The government, under the Aquino administration, no longer builds “all-weather” gravel farm-to-market roads (FMRs) as it resolved as early as July 2010 to build only concrete FMRs in the country, according to the Department of Agriculture (DA).

Agriculture Secretary Proceso Alcala said that the primary problem with these gravel roads is that they are not resistant to the effects of changing climate.

“Many of these roads are damaged—or disappear—after a flood or typhoon. The Department of Agriculture would then receive new requests to rebuild the same roads. The result was huge amounts being spent on roads that are repaired or rebuilt over and over,” Alcala said.

The Secretary added that construction and repair of gravel roads involve other issues such as favored contractors and duplication of projects. These have pushed the DA to advocate for the construction of concrete FMRs only.

Costs vs. benefits

Secretary Alcala recalled that at first, partner financing agencies objected on the idea of “concrete FMRs only,” citing the high cost of constructing such.

“We explained that the ₱10 million standard cost of a kilometer of six-inch-thick, five-meter-wide concrete FMRs, following DPWH [Department of Public Works and Highways] standards, would be cheaper than constructing and reconstructing gravel roads, particularly with worsening floods,” Secretary Alcala said.

The DA has mainstreamed climate change adaptation in all its projects and this entails building climate-resilient infrastructure such as FMRs and bridges.

“We believe that the benefits of building concrete FMRs instead of repairing gravel roads every now and then outweighs its costs in the long run, particularly in the context of climate change adaptation,” Alcala said.

2,440 kilometers worth ₱24.7 billion FMRs soon


As the DA pushes for climate-resilient agricultural infrastructure, it has teamed up with 49 provincial and local government units (LGUs) to build a total of 2,440 kilometers of concrete, climate-resilient FMRs worth ₱24.7 billion under the World Bank-assisted Philippine Rural Development Project (PRDP).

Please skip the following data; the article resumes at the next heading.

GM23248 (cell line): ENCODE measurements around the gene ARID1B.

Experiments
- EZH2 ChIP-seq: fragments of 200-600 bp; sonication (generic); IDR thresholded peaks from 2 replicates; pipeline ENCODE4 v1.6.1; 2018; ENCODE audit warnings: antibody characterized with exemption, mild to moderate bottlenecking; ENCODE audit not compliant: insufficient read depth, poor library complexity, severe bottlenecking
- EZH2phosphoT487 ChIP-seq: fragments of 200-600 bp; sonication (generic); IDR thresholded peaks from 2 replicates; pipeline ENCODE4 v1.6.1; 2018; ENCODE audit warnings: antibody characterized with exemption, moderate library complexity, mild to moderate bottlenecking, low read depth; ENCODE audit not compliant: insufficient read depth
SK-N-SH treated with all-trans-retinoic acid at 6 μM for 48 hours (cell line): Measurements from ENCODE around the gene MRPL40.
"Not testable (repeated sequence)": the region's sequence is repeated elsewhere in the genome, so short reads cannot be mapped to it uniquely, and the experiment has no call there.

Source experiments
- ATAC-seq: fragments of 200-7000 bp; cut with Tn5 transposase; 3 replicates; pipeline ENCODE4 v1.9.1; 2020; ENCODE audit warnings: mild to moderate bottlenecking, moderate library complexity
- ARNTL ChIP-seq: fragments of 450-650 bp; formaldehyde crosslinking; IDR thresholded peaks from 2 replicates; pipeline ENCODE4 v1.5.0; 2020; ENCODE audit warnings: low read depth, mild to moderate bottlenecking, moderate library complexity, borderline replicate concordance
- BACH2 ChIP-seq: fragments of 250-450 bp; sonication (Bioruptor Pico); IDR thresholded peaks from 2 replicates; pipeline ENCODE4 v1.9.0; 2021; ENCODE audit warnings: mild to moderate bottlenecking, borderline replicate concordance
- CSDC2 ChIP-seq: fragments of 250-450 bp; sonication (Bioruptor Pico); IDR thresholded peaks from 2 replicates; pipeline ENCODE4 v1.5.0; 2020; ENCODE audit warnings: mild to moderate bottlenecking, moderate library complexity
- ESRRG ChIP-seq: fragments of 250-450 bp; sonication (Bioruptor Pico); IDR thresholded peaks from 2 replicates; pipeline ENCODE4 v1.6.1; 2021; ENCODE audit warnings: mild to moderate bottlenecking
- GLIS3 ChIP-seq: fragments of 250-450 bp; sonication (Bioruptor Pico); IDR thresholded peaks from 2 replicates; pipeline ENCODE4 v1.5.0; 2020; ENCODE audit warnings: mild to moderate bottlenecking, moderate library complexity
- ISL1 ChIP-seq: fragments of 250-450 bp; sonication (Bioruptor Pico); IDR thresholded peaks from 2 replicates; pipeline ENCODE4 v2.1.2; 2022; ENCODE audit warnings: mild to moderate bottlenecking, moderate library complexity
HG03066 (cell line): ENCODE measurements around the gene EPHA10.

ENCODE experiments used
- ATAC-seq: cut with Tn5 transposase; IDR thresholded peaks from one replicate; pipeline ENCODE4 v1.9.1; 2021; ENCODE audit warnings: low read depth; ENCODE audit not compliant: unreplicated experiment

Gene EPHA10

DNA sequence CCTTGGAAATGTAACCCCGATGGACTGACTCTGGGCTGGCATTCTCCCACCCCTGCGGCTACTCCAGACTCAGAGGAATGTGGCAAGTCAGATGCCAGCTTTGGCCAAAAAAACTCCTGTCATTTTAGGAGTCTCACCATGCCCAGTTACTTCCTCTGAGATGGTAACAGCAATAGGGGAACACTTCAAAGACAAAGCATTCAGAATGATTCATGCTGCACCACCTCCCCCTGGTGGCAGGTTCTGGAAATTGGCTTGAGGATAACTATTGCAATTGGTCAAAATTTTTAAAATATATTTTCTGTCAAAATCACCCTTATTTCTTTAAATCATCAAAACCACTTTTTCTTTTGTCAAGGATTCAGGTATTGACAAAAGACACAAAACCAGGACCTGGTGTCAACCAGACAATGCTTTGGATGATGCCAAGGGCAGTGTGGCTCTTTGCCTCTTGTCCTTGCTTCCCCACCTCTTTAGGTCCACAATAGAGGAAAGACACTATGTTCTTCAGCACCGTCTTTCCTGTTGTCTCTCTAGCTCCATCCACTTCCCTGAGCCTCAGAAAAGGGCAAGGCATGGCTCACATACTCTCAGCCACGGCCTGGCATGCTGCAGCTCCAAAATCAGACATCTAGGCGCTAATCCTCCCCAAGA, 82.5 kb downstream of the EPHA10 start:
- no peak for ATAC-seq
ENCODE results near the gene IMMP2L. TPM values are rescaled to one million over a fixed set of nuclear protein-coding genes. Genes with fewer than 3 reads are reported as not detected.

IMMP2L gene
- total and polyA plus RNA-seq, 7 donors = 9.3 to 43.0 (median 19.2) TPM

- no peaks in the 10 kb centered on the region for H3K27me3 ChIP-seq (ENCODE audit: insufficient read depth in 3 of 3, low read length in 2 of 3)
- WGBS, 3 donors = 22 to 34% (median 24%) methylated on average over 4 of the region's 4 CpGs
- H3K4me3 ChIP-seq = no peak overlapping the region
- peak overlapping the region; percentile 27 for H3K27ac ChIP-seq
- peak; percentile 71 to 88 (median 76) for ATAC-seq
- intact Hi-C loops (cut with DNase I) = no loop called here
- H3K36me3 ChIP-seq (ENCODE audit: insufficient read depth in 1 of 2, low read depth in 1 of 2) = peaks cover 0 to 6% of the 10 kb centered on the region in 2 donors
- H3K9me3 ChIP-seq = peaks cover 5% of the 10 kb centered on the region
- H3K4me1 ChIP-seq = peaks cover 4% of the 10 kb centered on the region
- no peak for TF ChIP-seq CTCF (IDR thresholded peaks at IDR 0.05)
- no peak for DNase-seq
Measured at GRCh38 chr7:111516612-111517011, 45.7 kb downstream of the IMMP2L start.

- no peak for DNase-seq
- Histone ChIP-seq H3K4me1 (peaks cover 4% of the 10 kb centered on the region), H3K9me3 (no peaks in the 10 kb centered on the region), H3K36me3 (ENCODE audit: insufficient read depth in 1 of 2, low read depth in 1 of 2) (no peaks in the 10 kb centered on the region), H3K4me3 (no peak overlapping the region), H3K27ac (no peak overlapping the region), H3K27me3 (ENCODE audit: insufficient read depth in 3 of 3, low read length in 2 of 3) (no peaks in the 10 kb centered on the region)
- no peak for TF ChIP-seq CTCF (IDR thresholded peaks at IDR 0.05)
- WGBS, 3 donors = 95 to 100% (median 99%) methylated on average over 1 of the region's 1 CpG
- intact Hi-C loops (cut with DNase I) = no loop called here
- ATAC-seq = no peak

Under the PRDP, LGUs as project proponents will have to share at least 10% equity. The World Bank will finance 80% of the project and the remaining expenses will be covered by the DA.

Municipal Mayor Diosdado Pallasigue of Isulan, Sultan Kudarat, one of the LGU parters of a PRDP sub-project said that the P36.7 million-worth FMRs they have availed of under the PRDP will spur agricultural growth in their province as these roads serve about 2,000 hectares of farmlands and 1,000 households.

Cesar Falle, Barangay Captain of Kudanding village in Isulan, said that since the 1970s, these roads have been almost impassable and farmers have always had a hard time bringing their products to the market especially during rainy seasons.

Because of poor accessibility, Falle recalled that they used to spend ₱40.00 for every sack of rice to be hauled to the market.

“But now, the roads have been improved and transporting our products has become easier and cheaper; hence, the incomes of farmers have increased,” Falle shared.

The PRDP FMR projects are expected to connect about one million farmers and their farms and enterprises to highways and markets—decreasing production costs, increasing yields and improving farmers’ incomes. All these projects were approved based on careful and extensive feasibility studies, including value chain analyses.

Transparency and accountability in FMR projects

“Not only we do ensure that FMRs really link farmers to the market and connect agricultural value chains. We also guarantee that these projects meet prescribed standards of the World Bank and the DPWH and conditions set with the contractors,” Secretary Alcala said.

Alcala stressed that gone were the days when FMRs are built for political patronage, when roads are built based on who the proponents are.

To avoid duplications and ensure that FMRs serve their intended purposes, the DA uses an innovative Google Earth-based geotagging tool. This allows computer-based checking of road proposals, as well as monitoring from construction until completion.

Developed by the DA under the Mindanao Rural Development Program (MRDP), the tool has been adopted by other agencies not only for roads but also for other infrastructure projects.

The DA likewise received the NEDA Good Practice Award in 2012 for this innovation, which has also been recognized by the World Bank as a Global Best Practice recommended for replication in other countries.

“Dahil sa tuwid na daan, magkakaroon na tayo ng mas matibay na mga daan,” Secretary Alcala said.

“Tuwid na daan” (straight path) is the Aquino administration’s catchphrase for its good governance agenda. (Jan P. Dacumos, DA-AFID)

Posted By: Lynne Pingoy


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